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frogy 11123

best conetent in cancer - 3 views

shared by frogy 11123 on 29 Jan 10 - Cached
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    The Author

    The author of this site is the British writer, John Davidson.

    Please note that the author is neither a doctor, nor a qualified health practitioner. Every cancer patient should always consult his or her medical practitioner with regard to the use of complementary remedies or treatments, and nothing on this site should be construed in any way as medical or therapeutic advice. It is simply the result of one person's search for solutions. Please read our disclaimer.


    About This Site

    Internet searches trawl up vast amounts of information about cancer, from a broad spectrum of viewpoints. The information and internet links on this site are for those seeking to augment the treatment offered by their hospital oncology (cancer) unit. Of course, a great many other internet sites concerning cancer can be found by keying the requisite search words into any of the major search engines.

    The content of this site was initially prepared, at the request of medical and nursing staff and others, some weeks after I had had an emergency operation for the removal of a colon cancer, and while undergoing chemotherapy in case any cancer cells had gone AWOL. There had been some escape of cancer cells into associated lymph nodes (3 out of 17, including the most distal), but no other tumours had been picked up by a CT scan.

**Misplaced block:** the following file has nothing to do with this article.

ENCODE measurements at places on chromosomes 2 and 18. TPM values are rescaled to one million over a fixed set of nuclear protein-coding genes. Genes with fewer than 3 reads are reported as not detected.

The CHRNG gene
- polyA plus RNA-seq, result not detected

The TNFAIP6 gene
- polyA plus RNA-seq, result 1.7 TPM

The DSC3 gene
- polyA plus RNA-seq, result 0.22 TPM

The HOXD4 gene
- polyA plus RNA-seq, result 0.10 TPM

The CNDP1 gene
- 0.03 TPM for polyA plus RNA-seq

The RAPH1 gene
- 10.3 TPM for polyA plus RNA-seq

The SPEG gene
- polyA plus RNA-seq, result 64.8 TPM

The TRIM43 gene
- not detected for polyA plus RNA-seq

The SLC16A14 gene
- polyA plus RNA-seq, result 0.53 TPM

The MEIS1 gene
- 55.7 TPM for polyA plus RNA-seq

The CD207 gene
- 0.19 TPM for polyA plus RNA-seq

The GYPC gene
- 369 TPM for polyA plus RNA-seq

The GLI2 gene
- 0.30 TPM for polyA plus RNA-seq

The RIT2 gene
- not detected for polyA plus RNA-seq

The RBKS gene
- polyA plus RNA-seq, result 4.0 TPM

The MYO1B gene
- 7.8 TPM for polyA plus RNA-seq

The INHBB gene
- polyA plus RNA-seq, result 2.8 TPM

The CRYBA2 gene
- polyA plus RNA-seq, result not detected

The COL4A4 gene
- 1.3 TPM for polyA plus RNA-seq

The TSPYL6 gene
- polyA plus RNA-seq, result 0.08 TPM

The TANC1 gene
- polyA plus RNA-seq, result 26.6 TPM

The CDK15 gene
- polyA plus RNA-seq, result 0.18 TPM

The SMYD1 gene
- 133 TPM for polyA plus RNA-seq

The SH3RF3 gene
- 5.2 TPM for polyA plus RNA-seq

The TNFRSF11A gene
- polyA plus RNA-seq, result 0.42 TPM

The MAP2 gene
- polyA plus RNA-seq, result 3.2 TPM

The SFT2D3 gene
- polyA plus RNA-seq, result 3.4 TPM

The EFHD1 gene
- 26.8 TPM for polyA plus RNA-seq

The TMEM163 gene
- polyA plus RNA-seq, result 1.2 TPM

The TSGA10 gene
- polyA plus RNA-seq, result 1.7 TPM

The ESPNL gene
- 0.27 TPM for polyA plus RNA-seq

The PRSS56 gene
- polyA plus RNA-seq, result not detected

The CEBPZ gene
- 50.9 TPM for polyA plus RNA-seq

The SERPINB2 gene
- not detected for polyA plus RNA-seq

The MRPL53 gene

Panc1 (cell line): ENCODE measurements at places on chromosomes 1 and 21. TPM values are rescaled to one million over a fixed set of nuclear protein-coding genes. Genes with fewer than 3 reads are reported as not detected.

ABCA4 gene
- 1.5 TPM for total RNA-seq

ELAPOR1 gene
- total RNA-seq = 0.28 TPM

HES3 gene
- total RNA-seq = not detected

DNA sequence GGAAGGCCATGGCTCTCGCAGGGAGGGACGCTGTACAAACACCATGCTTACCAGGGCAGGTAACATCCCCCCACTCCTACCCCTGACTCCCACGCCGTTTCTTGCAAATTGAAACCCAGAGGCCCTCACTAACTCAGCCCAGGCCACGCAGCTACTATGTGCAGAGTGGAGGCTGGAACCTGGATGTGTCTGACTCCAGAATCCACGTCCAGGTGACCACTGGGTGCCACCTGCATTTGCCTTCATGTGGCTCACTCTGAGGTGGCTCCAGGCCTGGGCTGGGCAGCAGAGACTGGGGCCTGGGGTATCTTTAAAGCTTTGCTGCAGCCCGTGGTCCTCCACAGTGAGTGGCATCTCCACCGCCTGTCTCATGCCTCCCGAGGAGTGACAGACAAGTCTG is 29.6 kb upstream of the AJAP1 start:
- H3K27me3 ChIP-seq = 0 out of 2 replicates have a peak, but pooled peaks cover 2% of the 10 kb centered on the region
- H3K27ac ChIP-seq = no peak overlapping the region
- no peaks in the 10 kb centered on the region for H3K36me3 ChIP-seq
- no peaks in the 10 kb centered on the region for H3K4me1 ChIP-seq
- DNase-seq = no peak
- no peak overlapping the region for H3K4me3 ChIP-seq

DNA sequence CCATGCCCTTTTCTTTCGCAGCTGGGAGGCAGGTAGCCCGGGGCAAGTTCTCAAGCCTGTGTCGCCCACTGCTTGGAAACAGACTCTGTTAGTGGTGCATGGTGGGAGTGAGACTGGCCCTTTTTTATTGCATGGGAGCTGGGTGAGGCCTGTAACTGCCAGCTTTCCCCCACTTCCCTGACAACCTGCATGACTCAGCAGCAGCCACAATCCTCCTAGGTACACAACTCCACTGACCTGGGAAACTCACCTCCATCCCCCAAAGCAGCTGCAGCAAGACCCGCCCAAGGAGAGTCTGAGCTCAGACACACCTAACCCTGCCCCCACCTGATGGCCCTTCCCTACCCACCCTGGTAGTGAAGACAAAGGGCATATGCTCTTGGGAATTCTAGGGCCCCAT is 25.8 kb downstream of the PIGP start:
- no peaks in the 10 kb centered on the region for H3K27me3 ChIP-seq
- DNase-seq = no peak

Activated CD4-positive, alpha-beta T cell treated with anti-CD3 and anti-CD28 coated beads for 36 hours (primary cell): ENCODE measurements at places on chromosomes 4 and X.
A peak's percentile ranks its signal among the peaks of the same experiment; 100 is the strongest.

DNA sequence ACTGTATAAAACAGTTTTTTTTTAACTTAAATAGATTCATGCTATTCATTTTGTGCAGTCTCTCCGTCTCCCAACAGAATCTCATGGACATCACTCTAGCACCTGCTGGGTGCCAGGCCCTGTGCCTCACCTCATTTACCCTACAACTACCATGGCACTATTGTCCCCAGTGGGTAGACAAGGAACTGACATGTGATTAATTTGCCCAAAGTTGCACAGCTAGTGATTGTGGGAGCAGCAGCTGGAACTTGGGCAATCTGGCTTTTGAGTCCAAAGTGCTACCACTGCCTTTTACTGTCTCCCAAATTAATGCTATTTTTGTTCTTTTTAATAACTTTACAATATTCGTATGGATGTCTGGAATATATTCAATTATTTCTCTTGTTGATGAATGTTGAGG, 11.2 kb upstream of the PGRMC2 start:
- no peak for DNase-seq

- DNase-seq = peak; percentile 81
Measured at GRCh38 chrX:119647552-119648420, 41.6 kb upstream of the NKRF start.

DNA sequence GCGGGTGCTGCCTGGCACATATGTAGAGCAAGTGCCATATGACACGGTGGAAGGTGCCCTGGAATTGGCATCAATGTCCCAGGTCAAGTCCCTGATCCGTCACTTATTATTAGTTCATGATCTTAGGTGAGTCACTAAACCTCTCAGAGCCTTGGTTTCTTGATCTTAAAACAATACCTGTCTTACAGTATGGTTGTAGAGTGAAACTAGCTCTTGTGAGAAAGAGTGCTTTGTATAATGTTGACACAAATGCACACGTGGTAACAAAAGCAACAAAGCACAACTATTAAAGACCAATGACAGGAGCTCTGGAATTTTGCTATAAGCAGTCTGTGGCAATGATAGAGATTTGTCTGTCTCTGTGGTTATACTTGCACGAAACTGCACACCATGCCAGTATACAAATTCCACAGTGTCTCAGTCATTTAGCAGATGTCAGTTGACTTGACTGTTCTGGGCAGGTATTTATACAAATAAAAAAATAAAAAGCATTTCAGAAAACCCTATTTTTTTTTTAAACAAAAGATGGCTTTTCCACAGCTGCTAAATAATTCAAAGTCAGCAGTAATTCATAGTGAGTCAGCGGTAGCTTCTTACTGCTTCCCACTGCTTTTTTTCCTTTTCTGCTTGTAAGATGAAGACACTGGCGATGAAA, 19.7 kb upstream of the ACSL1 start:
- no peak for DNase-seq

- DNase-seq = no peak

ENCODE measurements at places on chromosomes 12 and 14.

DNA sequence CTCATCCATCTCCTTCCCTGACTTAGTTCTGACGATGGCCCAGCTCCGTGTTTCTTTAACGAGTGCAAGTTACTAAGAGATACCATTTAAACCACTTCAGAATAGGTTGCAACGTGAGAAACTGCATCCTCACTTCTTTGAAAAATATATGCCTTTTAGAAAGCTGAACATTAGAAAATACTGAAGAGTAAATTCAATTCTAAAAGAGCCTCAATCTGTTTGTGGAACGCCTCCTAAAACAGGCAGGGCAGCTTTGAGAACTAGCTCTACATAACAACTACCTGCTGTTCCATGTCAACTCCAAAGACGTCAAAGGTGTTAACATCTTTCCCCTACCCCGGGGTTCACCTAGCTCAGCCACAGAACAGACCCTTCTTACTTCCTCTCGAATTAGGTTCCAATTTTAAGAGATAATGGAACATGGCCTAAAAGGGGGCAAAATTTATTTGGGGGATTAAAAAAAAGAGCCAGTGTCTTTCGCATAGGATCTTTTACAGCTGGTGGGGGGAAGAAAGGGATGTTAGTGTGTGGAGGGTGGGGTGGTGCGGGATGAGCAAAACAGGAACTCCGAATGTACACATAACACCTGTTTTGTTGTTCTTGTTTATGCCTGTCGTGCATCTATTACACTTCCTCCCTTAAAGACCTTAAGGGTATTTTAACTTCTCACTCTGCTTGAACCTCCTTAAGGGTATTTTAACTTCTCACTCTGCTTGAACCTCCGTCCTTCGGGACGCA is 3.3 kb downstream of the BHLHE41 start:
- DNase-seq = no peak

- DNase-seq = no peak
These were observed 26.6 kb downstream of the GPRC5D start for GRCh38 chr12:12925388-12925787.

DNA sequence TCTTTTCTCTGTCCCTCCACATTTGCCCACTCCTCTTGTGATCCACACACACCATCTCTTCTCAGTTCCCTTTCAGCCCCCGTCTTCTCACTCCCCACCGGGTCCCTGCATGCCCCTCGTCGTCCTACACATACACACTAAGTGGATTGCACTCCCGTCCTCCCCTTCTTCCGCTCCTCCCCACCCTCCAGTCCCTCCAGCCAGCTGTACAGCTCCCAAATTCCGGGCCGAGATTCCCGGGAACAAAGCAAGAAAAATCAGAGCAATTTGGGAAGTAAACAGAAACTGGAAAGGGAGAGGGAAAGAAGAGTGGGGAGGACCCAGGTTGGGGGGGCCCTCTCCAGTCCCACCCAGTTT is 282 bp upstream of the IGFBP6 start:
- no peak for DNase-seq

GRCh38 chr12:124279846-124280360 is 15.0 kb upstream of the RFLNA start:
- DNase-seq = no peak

When I returned home from hospital in September 2005, with the help of friends, I started doing some research on cancer. I was amazed to discover that despite the billions of pounds/euros/dollars etc. spent on cancer research, and the many advances in understanding the numerous variants of the disease, the standard treatment for my stage of colon cancer is still a drug (fluorouracil, also called 5FU) that has been in use for more than forty years, has uncomfortable side effects, and which only increases the chances of survival after five years by 5 to 10%.
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Matti Narkia

Anticancer Properties of Ganoderma Lucidum Methanol Extracts In Vitro and In Vivo - Nut... - 0 views

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    Anticancer properties of Ganoderma lucidum methanol extracts in vitro and in vivo.
    Harhaji Trajković LM, Mijatović SA, Maksimović-Ivanić DD, Stojanović ID, Momcilović MB, Tufegdzić SJ, Maksimović VM, Marjanović ZS, Stosić-Grujicić SD.
    Nutr Cancer. 2009;61(5):696-707.
    PMID: 19838944
    DOI: 10.1080/01635580902898743